The 113 acre west-campus region currently called-out was previously isolated for a west campus housing study in 2015. It is important to observe this study was sensitive to the preferences of those polled to not build at the areas of the Porter “Squiggle” or the Trailer Park, and excluded these areas from final study options. The study notes environmental and planning issues: karst geology lies below much of the campus and the Porter Meadow is part of a groundwater recharge system and has a sink hole; that the Porter Meadow area is designated under the 2005 LRDP as “Campus Resource Land,” requiring environmental review and an LRDP amendment; and the triangle of land between the west entry gate and Family Student Housing, also included within the boundary, is “Protected Landscape” meant to be retained if possible in its undeveloped character.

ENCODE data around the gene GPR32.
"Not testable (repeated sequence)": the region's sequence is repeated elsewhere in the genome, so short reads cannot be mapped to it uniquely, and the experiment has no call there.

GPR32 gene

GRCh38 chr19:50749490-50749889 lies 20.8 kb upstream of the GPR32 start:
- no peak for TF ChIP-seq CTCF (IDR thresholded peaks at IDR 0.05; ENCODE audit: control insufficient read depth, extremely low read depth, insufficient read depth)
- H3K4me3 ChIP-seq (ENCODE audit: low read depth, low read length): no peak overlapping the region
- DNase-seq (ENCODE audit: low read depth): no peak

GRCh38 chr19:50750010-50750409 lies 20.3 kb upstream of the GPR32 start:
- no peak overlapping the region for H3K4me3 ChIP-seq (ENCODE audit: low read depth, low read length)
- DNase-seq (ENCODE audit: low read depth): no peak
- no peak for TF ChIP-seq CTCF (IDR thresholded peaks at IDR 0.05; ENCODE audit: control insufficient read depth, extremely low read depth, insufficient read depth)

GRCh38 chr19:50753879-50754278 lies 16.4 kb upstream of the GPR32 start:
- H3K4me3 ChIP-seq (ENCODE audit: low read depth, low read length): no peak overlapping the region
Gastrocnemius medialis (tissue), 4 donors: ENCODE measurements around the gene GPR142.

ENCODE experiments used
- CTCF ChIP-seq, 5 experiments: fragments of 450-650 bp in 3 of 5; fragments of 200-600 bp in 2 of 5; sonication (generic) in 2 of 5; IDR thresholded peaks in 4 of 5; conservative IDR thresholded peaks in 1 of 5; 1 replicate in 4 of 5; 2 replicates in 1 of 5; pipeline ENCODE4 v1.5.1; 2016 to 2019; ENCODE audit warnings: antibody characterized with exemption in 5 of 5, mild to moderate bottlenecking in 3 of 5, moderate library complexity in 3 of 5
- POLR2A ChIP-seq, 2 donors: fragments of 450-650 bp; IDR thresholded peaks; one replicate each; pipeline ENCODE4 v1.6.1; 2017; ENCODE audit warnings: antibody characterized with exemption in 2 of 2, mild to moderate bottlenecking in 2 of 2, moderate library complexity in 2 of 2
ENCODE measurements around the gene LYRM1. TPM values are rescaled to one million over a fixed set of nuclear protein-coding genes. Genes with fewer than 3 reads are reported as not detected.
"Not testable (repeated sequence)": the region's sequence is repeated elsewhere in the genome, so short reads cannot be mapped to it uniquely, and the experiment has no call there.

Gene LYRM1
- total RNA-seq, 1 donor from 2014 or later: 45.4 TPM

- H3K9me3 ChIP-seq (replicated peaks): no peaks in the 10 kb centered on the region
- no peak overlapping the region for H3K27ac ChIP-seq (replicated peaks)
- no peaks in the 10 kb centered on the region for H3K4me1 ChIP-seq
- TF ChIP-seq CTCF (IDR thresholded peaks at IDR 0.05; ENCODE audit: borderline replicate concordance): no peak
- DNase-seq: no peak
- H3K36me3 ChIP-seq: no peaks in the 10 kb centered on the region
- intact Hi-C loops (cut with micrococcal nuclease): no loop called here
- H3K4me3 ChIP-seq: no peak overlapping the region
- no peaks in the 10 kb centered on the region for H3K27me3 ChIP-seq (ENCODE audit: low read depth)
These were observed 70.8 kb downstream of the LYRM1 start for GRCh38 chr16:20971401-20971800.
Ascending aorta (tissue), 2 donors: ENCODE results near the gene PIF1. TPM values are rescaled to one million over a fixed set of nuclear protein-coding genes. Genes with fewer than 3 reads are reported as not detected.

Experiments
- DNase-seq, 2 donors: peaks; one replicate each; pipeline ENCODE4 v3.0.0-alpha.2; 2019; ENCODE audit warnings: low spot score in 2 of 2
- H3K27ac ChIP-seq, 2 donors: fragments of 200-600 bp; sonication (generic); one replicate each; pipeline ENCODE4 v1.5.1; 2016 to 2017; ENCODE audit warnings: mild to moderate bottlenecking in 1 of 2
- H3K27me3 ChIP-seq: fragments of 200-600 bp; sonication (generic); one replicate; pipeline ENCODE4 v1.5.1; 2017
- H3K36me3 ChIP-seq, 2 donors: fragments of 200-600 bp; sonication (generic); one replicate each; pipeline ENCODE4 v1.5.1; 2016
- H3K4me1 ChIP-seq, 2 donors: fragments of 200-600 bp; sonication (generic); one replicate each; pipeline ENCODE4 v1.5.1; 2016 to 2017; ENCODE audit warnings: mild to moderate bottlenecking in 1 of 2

In each study option, there are never more than 1,000 total new beds. The “recommended” option, titled “Forest,” weaves its buildings in the forest at the northern edge of the Porter Meadow. It is therefore not clear how 500 + 2,500 beds would fit on the west campus, unless the campus departs from the recommendations and maxed-out every site in the 2015 study.

2015 sites and option zoning — from 2015 West Campus Study

What is Privatized Student Housing?

A Public-Private Partnership, or “P3” as they are known, is a strategy for publicly funding or publicly supporting the private development and management of public assets. Private developers enter a partnership as a business seeking to capitalize public assets and generate revenue. Privatized student housing is premised on expediency, private management expertise, cost-savings, and the opportunity of “modernization” to replace “antiquated dormitories.”